Release Date: September 21, 2017
BUFFALO, N.Y. — In the 1990s, University at Buffalo researcher Paras Prasad became a pioneer in the field of light-based nanomedicine, which involves the use of tiny, light-activated particles to diagnose, monitor and treat disease.
Three decades later, he remains one of world’s most prominent thinkers in this area, and his work is being recognized by awards from three national or international scientific organizations.
The honors come from the American Chemical Society, IEEE (a worldwide technical professional organization for the advancement of technology) and the Optical Society. They recognize Prasad’s work in advancing the fields of optics, photonics and biophotonics, laying the foundation for new, light-based technologies in areas including cancer treatment, drug delivery and deep-tissue imaging.
At UB, Prasad, PhD, serves as executive director of the Institute for Lasers, Photonics and Biophotonics. He is a SUNY Distinguished Professor in the departments of Chemistry, Physics, Medicine and Electrical Engineering.
The awards he is receiving are:
“Professor Prasad’s receipt of these major awards is a testament not only to the impact of his work but also to the broad range of disciplines, from biotechnology to nanoscience to photonics, in which he has made seminal contributions,” says David Watson, PhD, chair of UB’s chemistry department. “It is fitting also that the awards recognize Paras’ excellence as an educator and mentor and his role in promoting science.”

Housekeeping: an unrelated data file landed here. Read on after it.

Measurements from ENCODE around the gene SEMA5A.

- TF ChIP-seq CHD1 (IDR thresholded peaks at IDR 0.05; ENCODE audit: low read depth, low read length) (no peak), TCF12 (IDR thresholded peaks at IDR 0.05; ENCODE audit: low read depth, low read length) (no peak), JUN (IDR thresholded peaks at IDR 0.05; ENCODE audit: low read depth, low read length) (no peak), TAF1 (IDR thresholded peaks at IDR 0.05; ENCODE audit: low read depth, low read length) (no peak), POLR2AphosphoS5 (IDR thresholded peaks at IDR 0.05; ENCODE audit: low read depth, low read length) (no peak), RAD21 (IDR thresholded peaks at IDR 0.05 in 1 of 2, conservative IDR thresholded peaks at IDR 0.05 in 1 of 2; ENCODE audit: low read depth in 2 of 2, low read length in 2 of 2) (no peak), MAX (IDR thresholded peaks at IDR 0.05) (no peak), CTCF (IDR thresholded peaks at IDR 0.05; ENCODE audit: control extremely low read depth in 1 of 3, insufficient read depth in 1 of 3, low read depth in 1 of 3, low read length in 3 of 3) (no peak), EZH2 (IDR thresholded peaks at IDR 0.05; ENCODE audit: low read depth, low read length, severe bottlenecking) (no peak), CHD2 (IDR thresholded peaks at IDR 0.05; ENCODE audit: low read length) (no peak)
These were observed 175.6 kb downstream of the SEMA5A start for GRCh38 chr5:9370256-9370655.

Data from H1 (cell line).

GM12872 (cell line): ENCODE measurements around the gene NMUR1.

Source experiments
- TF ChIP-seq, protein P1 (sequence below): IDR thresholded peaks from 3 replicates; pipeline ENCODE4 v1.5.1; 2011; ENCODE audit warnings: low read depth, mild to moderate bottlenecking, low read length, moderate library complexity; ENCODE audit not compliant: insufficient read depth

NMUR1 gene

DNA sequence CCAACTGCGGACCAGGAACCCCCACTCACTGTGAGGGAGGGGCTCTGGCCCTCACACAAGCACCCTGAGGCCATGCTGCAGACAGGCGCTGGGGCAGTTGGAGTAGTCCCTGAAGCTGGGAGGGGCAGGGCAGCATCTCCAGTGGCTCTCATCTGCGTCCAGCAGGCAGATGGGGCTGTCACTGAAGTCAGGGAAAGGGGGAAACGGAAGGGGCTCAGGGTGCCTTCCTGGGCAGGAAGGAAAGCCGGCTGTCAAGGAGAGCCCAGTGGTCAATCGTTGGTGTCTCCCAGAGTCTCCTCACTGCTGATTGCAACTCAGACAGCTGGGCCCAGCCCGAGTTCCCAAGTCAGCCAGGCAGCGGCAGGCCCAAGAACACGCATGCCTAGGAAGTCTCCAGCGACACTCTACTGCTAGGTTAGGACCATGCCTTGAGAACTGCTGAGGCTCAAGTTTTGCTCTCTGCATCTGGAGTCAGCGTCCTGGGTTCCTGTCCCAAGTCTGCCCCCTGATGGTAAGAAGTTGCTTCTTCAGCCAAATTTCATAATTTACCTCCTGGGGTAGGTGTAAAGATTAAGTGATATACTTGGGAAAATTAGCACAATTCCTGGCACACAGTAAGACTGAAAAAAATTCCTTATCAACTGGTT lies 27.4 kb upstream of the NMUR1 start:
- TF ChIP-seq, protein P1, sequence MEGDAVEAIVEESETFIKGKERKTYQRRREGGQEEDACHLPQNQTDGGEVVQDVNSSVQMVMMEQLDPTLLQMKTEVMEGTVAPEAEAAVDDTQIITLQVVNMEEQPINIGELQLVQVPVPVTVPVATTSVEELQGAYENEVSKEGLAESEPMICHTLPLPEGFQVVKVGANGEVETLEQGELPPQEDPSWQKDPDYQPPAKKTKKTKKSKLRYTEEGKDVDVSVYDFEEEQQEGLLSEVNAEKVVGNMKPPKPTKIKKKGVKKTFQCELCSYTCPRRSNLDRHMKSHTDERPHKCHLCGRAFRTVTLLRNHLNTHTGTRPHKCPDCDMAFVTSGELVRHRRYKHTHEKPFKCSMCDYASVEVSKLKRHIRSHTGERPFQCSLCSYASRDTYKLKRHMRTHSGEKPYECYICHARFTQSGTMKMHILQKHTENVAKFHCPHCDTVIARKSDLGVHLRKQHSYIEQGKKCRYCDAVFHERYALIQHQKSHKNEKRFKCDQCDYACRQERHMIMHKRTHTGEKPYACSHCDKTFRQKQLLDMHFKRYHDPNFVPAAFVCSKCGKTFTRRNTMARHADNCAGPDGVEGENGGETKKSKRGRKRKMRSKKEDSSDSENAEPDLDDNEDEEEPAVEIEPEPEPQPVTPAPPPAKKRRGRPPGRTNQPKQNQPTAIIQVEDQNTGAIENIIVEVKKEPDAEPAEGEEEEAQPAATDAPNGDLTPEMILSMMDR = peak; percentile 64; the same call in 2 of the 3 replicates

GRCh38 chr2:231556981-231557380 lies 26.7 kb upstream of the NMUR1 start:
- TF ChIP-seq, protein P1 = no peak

A prolific inventor and researcher, Prasad has received numerous regional, national and international awards for his lifetime achievements.
At UB, Prasad has worked with colleagues to develop or study a wide range of new materials that could advance technology in health care and other fields, ultimately improving lives around the world.
These materials include miniature luminescent crystals that could be used in image-guided surgery, light-activated particles that could enable the development of new bioimaging technologies for disease detection, and onion-like nanoparticles whose specially designed layers could convert invisible near-infrared light to higher energy blue and ultraviolet light efficiently — an advancement that could improve the performance of technologies ranging from deep-tissue imaging to security inks used for printing money.
In addition to conducting research, Prasad has mentored numerous students and researchers in the fields of optics and photonics. Notably, he helped guide the work of a UB postdoctoral researcher who went on to found a UB spinoff company in France called Nanobiotix, which is now a publicly trading company worth over 300 million Euros.